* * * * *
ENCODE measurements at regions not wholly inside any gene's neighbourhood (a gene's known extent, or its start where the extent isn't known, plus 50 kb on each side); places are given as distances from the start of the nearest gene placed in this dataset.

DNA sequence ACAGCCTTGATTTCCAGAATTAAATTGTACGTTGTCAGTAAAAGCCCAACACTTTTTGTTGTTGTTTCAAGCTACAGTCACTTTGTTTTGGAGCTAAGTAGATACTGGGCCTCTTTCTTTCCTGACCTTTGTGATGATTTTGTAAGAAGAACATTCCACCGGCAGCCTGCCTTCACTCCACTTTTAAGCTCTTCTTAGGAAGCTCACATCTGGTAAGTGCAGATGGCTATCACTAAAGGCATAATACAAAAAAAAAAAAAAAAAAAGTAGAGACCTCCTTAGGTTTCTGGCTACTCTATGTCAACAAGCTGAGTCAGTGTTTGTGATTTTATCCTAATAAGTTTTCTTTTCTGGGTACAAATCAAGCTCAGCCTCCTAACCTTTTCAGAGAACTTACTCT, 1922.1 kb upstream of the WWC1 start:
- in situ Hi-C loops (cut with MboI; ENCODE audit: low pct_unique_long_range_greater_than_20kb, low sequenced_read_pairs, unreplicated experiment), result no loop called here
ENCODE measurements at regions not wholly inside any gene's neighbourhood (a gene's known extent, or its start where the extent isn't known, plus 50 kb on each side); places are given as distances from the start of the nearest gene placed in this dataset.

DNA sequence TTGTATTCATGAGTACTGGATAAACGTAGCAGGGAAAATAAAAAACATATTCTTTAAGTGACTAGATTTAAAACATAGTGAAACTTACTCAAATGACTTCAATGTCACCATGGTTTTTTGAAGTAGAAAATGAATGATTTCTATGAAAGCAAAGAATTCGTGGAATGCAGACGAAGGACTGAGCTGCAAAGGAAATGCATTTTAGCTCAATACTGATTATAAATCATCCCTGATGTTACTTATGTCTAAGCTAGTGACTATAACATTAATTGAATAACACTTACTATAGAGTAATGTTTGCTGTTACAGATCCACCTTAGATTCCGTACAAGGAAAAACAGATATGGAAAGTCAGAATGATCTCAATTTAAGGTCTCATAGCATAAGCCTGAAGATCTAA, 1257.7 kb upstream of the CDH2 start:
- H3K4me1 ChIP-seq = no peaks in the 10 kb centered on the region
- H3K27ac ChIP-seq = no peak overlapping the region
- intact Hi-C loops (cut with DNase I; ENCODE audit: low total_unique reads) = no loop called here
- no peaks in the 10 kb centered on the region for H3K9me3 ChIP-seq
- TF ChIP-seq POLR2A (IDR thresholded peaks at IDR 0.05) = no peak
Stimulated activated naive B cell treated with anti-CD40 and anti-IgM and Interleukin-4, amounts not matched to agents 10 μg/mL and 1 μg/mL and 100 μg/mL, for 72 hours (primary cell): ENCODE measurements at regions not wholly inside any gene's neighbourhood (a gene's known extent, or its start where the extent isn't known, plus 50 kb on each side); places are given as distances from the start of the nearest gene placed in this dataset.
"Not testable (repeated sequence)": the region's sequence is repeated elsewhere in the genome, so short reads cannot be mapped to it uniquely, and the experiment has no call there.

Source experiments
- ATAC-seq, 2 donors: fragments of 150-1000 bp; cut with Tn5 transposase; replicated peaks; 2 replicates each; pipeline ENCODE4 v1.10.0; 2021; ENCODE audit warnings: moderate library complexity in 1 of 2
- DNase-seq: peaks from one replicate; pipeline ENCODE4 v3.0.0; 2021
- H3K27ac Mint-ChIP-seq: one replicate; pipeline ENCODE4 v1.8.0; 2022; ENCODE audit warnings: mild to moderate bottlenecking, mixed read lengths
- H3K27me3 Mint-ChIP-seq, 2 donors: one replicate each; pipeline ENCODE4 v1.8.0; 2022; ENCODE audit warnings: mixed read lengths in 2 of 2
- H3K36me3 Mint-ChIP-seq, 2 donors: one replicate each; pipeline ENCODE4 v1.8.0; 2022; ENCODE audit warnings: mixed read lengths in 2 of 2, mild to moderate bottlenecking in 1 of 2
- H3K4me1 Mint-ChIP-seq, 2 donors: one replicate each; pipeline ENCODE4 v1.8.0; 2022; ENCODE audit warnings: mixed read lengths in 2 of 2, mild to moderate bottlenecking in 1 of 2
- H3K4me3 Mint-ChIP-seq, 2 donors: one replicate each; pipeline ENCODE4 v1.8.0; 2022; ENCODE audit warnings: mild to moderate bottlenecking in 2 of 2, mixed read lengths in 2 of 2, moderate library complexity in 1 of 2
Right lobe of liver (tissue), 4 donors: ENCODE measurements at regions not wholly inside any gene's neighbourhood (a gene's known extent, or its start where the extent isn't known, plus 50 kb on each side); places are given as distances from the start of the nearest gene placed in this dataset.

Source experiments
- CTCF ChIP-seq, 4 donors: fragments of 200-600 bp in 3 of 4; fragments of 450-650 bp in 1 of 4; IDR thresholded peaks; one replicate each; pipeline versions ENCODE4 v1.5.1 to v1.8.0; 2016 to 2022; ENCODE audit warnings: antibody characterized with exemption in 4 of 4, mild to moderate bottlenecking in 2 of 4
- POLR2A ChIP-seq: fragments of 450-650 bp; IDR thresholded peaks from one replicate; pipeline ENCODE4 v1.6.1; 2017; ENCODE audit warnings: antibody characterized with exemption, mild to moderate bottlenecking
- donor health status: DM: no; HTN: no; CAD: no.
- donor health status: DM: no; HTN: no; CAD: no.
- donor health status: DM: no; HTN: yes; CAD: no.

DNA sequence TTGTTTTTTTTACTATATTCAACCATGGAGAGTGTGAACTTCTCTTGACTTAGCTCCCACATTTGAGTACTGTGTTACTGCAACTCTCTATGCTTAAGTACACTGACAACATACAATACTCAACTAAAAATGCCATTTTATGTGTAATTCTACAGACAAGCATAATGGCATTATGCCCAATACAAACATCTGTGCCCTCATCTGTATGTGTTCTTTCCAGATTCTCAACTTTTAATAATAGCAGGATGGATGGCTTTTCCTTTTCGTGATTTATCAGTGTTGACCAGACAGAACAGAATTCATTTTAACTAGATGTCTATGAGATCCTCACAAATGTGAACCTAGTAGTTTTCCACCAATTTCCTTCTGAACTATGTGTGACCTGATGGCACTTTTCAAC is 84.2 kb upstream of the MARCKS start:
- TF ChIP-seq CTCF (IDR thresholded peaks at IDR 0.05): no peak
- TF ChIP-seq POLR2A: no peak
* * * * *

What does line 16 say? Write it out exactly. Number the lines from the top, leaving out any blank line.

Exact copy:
- H3K27ac Mint-ChIP-seq: one replicate; pipeline ENCODE4 v1.8.0; 2022; ENCODE audit warnings: mild to moderate bottlenecking, mixed read lengths